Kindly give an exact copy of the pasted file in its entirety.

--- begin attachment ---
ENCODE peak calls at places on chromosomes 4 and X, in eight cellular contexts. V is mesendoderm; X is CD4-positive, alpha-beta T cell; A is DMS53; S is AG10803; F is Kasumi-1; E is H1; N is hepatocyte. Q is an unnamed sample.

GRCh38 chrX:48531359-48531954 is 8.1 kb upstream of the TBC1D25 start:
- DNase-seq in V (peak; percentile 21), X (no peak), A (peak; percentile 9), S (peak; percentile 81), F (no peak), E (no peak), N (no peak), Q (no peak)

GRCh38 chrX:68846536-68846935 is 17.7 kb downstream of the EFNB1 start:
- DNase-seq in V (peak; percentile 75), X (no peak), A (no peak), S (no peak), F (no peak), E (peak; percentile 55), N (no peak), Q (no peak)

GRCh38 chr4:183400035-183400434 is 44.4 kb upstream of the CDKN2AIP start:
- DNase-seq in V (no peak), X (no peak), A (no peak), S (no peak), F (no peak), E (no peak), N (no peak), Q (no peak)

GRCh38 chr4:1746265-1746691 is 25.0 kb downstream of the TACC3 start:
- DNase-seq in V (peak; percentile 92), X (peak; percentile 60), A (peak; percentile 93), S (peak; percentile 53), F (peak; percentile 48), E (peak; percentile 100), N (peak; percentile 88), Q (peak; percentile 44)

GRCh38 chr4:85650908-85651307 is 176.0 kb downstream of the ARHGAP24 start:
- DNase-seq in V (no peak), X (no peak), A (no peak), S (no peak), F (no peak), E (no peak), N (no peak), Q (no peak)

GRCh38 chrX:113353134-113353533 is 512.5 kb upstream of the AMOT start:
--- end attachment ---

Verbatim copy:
ENCODE peak calls at places on chromosomes 4 and X, in eight cellular contexts. V is mesendoderm; X is CD4-positive, alpha-beta T cell; A is DMS53; S is AG10803; F is Kasumi-1; E is H1; N is hepatocyte. Q is an unnamed sample.

GRCh38 chrX:48531359-48531954 is 8.1 kb upstream of the TBC1D25 start:
- DNase-seq in V (peak; percentile 21), X (no peak), A (peak; percentile 9), S (peak; percentile 81), F (no peak), E (no peak), N (no peak), Q (no peak)

GRCh38 chrX:68846536-68846935 is 17.7 kb downstream of the EFNB1 start:
- DNase-seq in V (peak; percentile 75), X (no peak), A (no peak), S (no peak), F (no peak), E (peak; percentile 55), N (no peak), Q (no peak)

GRCh38 chr4:183400035-183400434 is 44.4 kb upstream of the CDKN2AIP start:
- DNase-seq in V (no peak), X (no peak), A (no peak), S (no peak), F (no peak), E (no peak), N (no peak), Q (no peak)

GRCh38 chr4:1746265-1746691 is 25.0 kb downstream of the TACC3 start:
- DNase-seq in V (peak; percentile 92), X (peak; percentile 60), A (peak; percentile 93), S (peak; percentile 53), F (peak; percentile 48), E (peak; percentile 100), N (peak; percentile 88), Q (peak; percentile 44)

GRCh38 chr4:85650908-85651307 is 176.0 kb downstream of the ARHGAP24 start:
- DNase-seq in V (no peak), X (no peak), A (no peak), S (no peak), F (no peak), E (no peak), N (no peak), Q (no peak)

GRCh38 chrX:113353134-113353533 is 512.5 kb upstream of the AMOT start: